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The Real Deal Los Angeles

LA’s latest answer to homeless crisis: Privately-funded housing

Consortium of partners have proposed creating modular home developments in South LA, with investors willing to accept a modest return
July 20, 2018 09:30AM

A rendering of the project on Colden Street (Credit: FlyawayHomes)

A small development to house the homeless will open in South Los Angeles this fall, but unlike other shelters in the city.

The nine-unit project is an experiment to create housing for chronically homeless people by bringing in for-profit developers and investors with no public funding.

The consortium of partners behind the project expect to deliver a 5 percent annual return to 56 stakeholders and hopes to replicate the model to create thousands of units of housing for L.A.’s homeless population, according to the Los Angeles Times.

The $3.6 million project at 820 W. Colden Avenue is built out of shipping containers. It will function much like the permanent supportive housing funded with $1.2 billion in city bonds that was approved in 2016 via Proposition HHH, but with no public subsidies.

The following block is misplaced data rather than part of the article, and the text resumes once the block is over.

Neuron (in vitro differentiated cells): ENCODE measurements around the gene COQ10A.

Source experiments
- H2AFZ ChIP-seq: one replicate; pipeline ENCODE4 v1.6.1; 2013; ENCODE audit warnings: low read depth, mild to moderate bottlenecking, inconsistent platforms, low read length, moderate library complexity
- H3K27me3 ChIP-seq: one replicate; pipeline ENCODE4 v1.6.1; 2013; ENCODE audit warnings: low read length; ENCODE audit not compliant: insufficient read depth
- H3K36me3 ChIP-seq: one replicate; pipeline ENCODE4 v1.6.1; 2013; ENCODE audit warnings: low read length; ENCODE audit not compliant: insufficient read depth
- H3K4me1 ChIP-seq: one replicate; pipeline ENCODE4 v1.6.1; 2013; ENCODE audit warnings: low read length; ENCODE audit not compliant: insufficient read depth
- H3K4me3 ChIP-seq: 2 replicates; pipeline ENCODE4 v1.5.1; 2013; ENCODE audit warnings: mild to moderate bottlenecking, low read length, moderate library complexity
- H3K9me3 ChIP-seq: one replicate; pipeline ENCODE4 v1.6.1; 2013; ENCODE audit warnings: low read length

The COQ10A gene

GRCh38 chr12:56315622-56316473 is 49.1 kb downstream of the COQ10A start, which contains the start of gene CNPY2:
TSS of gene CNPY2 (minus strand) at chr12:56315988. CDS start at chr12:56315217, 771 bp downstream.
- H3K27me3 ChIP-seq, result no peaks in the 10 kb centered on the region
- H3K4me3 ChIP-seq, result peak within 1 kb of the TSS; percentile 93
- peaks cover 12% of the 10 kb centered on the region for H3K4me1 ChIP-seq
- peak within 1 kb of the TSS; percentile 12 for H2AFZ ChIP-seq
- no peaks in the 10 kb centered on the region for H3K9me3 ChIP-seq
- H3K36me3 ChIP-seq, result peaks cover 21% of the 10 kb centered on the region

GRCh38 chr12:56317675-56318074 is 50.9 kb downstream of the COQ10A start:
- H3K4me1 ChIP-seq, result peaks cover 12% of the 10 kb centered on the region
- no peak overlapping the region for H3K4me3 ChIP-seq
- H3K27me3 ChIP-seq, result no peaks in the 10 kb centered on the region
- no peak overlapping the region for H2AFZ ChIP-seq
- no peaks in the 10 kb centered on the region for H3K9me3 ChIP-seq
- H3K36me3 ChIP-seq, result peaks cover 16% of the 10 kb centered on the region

The partners include members of the People Concern nonprofit and Steaven Jones Development Company, formed Flyaway Homes to develop the projects. They believe they can cut costs and development time and build the same type of housing funded via HHH. By building without public funding, they can bypass the city requirements, which include lengthy approvals and paying prevailing wages.

HHH projects usually take more than three years to build and cost an average of $450,000 per unit. Flyaway says it can build at a cost of $400,000 per unit and shave off construction time by using modular units.

The city has developed numerous plans to house L.A.’s 25,000 homeless residents. That includes building transitional shelters around the city, which are proving to be unpopular with residents. The city is also considering housing people in hotels and motels, a page ripped from New York City’s book.  [LAT] — Dennis Lynch